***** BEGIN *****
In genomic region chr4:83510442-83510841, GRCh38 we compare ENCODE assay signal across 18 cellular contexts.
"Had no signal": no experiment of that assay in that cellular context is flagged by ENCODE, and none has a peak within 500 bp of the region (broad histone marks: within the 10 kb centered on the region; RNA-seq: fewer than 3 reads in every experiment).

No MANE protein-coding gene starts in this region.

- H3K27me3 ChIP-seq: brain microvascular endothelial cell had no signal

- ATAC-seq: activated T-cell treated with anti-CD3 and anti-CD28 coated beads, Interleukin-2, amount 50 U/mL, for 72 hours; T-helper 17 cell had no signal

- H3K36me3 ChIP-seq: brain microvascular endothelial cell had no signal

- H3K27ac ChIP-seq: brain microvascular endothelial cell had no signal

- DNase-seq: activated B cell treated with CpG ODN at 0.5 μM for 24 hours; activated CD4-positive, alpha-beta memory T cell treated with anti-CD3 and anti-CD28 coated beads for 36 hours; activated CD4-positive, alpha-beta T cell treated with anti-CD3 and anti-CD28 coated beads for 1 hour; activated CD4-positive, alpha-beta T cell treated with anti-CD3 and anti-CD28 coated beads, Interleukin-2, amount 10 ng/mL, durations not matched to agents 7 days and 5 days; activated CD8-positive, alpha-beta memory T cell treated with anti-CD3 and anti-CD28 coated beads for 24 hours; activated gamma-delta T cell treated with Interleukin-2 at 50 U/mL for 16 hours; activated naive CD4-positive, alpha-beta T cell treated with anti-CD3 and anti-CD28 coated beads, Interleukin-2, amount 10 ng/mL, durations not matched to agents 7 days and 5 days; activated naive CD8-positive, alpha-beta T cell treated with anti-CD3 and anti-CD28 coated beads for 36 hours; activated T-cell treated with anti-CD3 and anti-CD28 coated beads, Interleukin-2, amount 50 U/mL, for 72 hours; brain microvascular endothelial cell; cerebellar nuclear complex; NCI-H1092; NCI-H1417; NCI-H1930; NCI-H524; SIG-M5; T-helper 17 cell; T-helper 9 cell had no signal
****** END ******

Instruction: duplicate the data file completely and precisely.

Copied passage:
In genomic region chr4:83510442-83510841, GRCh38 we compare ENCODE assay signal across 18 cellular contexts.
"Had no signal": no experiment of that assay in that cellular context is flagged by ENCODE, and none has a peak within 500 bp of the region (broad histone marks: within the 10 kb centered on the region; RNA-seq: fewer than 3 reads in every experiment).

No MANE protein-coding gene starts in this region.

- H3K27me3 ChIP-seq: brain microvascular endothelial cell had no signal

- ATAC-seq: activated T-cell treated with anti-CD3 and anti-CD28 coated beads, Interleukin-2, amount 50 U/mL, for 72 hours; T-helper 17 cell had no signal

- H3K36me3 ChIP-seq: brain microvascular endothelial cell had no signal

- H3K27ac ChIP-seq: brain microvascular endothelial cell had no signal

- DNase-seq: activated B cell treated with CpG ODN at 0.5 μM for 24 hours; activated CD4-positive, alpha-beta memory T cell treated with anti-CD3 and anti-CD28 coated beads for 36 hours; activated CD4-positive, alpha-beta T cell treated with anti-CD3 and anti-CD28 coated beads for 1 hour; activated CD4-positive, alpha-beta T cell treated with anti-CD3 and anti-CD28 coated beads, Interleukin-2, amount 10 ng/mL, durations not matched to agents 7 days and 5 days; activated CD8-positive, alpha-beta memory T cell treated with anti-CD3 and anti-CD28 coated beads for 24 hours; activated gamma-delta T cell treated with Interleukin-2 at 50 U/mL for 16 hours; activated naive CD4-positive, alpha-beta T cell treated with anti-CD3 and anti-CD28 coated beads, Interleukin-2, amount 10 ng/mL, durations not matched to agents 7 days and 5 days; activated naive CD8-positive, alpha-beta T cell treated with anti-CD3 and anti-CD28 coated beads for 36 hours; activated T-cell treated with anti-CD3 and anti-CD28 coated beads, Interleukin-2, amount 50 U/mL, for 72 hours; brain microvascular endothelial cell; cerebellar nuclear complex; NCI-H1092; NCI-H1417; NCI-H1930; NCI-H524; SIG-M5; T-helper 17 cell; T-helper 9 cell had no signal